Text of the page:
GPC moves to end confusion over GPs' core services
Inadequate smear tests raise anxiety
Inadequate cervical smear tests significantly increase women's anxiety, UK researchers claim.
Researchers from King's College London used the Spielberger state-trait anxiety inventory to assess 226 women with normal test results and 180 women with inadequate tests.
Women with inadequate smears scored anxiety as 37.87 and concern as 8.7, compared with 34.8 and 4.8 for women with normal smears. High anxiety significantly reduced the chance that a woman would return for re-testing.
British Journal of Cancer 2004 November early online publication
Concern over high-dose vitamin E
Supplements containing vitamin E in high doses may be doing more harm than good, US reviewers warn.
Their study collated results from 19 trials involving 135,967 participants. All-cause mortality was reduced by 16 per 10,000 people in low-dose trials, but increased by 39 per 10,000 in high-dose trials.
The reviewers concluded that high-dose vitamin E supplements should be avoided.
Annals of Internal Medicine November 2004 early online publication
Bupropion effective in general practice
Treating smokers with bupropion (Zyban) in general practice is effective at improving the quit rate without exacerbating social inequalities, claim UK researchers.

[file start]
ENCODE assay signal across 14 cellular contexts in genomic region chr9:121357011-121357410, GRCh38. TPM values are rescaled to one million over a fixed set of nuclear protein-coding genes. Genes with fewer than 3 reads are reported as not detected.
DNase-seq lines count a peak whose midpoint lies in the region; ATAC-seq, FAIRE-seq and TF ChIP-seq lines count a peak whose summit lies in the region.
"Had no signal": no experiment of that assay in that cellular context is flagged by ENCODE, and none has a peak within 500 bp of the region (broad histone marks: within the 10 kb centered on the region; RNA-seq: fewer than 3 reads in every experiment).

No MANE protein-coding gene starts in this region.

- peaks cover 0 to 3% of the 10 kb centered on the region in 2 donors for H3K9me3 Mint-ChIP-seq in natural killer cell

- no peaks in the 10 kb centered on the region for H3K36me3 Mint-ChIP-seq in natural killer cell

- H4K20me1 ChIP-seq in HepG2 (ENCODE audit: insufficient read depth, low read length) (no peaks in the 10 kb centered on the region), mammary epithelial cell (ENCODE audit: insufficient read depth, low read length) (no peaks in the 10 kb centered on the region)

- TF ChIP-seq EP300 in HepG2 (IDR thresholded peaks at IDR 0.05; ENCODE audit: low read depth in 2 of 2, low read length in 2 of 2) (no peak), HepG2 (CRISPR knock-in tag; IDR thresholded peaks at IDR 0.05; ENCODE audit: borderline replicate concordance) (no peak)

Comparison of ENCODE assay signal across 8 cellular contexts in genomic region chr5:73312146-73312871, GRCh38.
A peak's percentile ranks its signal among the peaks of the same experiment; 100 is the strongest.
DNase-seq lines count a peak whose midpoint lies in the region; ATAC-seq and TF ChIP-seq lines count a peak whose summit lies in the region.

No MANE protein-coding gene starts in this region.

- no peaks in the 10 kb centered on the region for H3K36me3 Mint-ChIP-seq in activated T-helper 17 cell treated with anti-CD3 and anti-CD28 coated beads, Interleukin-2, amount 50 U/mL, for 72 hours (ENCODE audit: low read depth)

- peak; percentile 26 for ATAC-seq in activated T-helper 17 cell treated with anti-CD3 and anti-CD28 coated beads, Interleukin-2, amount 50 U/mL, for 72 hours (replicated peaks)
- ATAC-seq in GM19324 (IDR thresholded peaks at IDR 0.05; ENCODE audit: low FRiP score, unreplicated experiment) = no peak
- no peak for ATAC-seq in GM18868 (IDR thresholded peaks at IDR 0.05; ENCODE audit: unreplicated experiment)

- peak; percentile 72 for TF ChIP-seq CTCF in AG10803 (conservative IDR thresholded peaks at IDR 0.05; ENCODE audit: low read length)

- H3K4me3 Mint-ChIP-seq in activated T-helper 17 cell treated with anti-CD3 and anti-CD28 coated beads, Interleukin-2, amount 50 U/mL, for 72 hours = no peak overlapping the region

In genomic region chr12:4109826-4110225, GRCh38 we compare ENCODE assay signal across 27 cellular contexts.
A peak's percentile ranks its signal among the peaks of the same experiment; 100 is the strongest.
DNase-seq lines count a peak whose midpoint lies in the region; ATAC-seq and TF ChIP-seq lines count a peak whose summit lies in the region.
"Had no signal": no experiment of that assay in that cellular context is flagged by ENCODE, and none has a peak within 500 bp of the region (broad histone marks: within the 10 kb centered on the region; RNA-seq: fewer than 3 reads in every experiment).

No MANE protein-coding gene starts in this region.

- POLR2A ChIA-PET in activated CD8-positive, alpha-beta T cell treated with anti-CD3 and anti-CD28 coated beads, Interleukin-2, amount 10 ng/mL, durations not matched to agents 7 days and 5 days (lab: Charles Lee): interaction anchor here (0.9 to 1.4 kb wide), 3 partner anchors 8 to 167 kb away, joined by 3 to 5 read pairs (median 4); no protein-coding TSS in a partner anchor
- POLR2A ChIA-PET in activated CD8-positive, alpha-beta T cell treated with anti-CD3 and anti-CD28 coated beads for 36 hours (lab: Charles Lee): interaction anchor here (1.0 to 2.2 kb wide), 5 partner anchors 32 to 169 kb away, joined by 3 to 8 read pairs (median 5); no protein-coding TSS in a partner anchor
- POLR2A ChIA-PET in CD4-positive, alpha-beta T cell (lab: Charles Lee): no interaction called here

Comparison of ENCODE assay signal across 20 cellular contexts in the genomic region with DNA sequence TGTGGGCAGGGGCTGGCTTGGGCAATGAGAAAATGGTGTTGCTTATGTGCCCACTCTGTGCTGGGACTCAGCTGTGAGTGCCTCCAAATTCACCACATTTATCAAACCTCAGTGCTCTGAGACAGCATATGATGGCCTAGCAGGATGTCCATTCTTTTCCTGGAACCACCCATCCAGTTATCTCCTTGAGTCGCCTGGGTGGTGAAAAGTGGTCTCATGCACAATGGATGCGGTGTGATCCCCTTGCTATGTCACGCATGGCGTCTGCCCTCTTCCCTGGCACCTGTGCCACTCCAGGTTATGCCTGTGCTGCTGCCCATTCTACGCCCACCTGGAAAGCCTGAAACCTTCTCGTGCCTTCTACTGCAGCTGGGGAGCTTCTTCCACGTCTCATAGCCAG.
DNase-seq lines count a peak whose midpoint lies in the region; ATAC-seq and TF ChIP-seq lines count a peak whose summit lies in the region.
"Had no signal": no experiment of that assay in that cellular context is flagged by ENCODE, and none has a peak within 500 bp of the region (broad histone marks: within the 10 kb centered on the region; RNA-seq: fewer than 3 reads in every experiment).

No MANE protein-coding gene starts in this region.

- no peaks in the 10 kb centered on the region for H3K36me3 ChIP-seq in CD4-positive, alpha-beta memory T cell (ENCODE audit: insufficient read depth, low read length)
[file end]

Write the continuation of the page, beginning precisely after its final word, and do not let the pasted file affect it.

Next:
In the study of 479 moderately dependent smokers who had previously tried NRT, 30 per cent were abstinent at six months and 22 per cent at 12 months, with results unaffected by variations in age, socio-economic group, nicotine-dependence and genetic profile.
Men were significantly more likely than women to quit with three times as many remaining abstinent at one year.
Addiction Biology 2004;9:227-32
ACE inhibitor of no benefit in stable CAD
Patients with stable coronary artery disease do not benefit from receiving an ACE inhibitor on top of standard treatment, the international PEACE trial concludes.
In the double-blind study, 8,290 patients with stable CAD and normal or slightly reduced left ventricular function were randomised to receive 4mg/day trandolapril or placebo as well as modern conventional therapy.
The incidence of death from cardiovascular causes, myocardial infarction or coronary revascularisation was 21.9 per cent in the trandolapril group and 22.5 per cent in the placebo group over 4.8 years of follow-up.
Backing for 'test & treat' in dyspepsia
Testing and treating for H. pylori in dyspepsia is more efficient than endoscopy, a long-term Danish trial confirms.
Over 6.7 years' follow-up, 500 patients randomised to 'test and treat' or 'prompt endoscopy' showed no difference in symptoms. But the test and treat group used less medication and needed fewer endoscopies.
The results support the latest NICE guidance on dyspepsia, which advises test and treat or empirical treatment rather than prompt endoscopy.
Steroid injections benefit hip OA
Steroid injections for hip osteoarthritis can reduce pain and improve function, Swedish researchers say.
The study analysed 80 patients with hip OA who had suffered from pain at rest and on weight-bearing for more than four weeks. They were randomised to receive steroid or local anaesthetic injections.
At follow-up, researchers found steroids significantly improved the motion of the joint, with goniometric measures of flexion at 102, against 97 for anaesthetic.
Internal rotation improved from a score of 3 at baseline to 13 at three weeks; external rotation rose from 10 to 21.
Journal of Rheumatology 2004;31:2265-68